NAACP President Kweisi Mfume promised not to urge delegates at the organization's annual convention to back a boycott of Mississippi's tourist industry because of white voters' refusal to wipe the Confederate emblem from the state flag.
This almost certainly surprised many loyalists of the National Assn. for the Advancement of Colored People spoiling for another flag fight. But Mfume did the right thing for two reasons.
First, the Confederate flag is a repulsive, antiquated symbol of the South's grotesque racial past. But it's still just that, a symbol. Even if Mississippi officials tossed the flag into a museum today, it would be a Pyrrhic victory. It would not save one black farm, improve failing public schools, increase funds for historically black colleges, create more jobs or reduce the poverty of Mississippi's blacks. Second, a flag fight would again lay the NAACP wide open to charges that its leaders elevate safe, showpiece issues to a life and death struggle for African Americans. This way, critics say, the NAACP grabs media and public attention, wins corporate support and racks up a cheap, easy victory, while continuing to retreat from thorny racial and economic problems.
Unfortunately, there is some truth to the charge. The retreat can be traced to the fight against segregation in the 1960s, the murder of the Rev. Martin Luther King Jr. and class divisions that have imploded within black America. By the close of the 1960s the civil rights movement was spent.
The NAACP became the political springboard for the fast-emerging middle class. It fought hard to get more blacks into corporate management, into elite universities, in front of and behind TV cameras. It fought to elect more black Democrats, secure more business loans and, of course, it fought against the Confederate flag. But these battles did not have the remotest bearing on the lives of the black poor. The poor grew more numerous and more desperate, were trapped in segregated or resegregated neighborhoods, shuttled their children off to failing public schools, were plagued by crime, drugs and gangs, and were stuffed into bulging jails.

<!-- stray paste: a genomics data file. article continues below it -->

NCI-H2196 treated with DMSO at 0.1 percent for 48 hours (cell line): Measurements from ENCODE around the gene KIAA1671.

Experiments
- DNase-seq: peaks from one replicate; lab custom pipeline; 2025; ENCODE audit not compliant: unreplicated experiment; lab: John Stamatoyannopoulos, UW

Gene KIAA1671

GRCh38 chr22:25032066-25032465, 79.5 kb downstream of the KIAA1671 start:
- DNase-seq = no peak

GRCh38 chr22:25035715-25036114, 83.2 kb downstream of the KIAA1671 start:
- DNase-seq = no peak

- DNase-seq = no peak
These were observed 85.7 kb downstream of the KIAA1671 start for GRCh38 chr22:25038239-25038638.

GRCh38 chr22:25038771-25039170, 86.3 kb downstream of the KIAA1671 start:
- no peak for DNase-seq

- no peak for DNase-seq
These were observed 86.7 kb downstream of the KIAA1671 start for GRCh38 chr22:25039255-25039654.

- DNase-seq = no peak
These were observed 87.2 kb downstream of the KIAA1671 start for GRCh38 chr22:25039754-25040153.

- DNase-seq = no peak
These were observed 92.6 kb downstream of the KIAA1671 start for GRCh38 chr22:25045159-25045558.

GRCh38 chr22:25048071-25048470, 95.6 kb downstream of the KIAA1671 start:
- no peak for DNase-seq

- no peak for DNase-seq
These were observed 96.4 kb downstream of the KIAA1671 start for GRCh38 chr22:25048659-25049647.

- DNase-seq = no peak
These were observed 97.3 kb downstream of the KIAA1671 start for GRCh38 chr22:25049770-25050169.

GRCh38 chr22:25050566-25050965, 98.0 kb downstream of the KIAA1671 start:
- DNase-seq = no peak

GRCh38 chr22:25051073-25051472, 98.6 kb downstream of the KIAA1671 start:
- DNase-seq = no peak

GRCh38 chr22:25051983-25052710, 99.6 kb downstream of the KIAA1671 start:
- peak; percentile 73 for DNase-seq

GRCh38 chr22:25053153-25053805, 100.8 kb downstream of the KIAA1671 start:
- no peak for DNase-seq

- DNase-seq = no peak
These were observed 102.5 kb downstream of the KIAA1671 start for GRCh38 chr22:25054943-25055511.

NAACP leaders were sandwiched in the middle by the twisting political trends, the upward fortunes of the black middle class and downward fortunes of the black poor. A tilt toward a hard-edged activist agenda carried the risk of alienating the corporate donors and the Democratic politicians that NAACP leaders have carefully cultivated. But if the NAACP is to have any hope of reclaiming its place as black America's premier civil rights organization, it must risk bumping heads with its rich backers and top Democrats and mount a no-holds-barred assault on these politically and socially devastating problems:
*The targeting of young blacks by alcohol and tobacco firms with their billboard, TV and radio ads.
*The health hazards that toxic dumps, waste sites and landfills in or near black and low-income neighborhoods pose to many poor and working-class blacks.
*The spread of "three-strikes" laws. These laws warehouse poor blacks for long stretches for mostly nonviolent offenses.
*The plight of thousands of black children who languish in poorly funded and negligent foster care facilities in many states.
*The catastrophic escalation of the number of black women in prisons and the dependence of their children on the states for care.
*The stubborn refusal of Congress to amend the disparity in the racially warped mandatory sentencing laws on drug use and sales. This disparity has done much to skyrocket the number of blacks in state and federal prisons.
*The galloping rise of HIV/AIDS in black communities.
NAACP leaders have pledged themselves to a five-year plan to battle tough social problems. If they keep the pledge, they won't get photo ops and sound bites, or much corporate and political applause. And they certainly won't get quick and easy victories. But the victories they win will be lasting ones.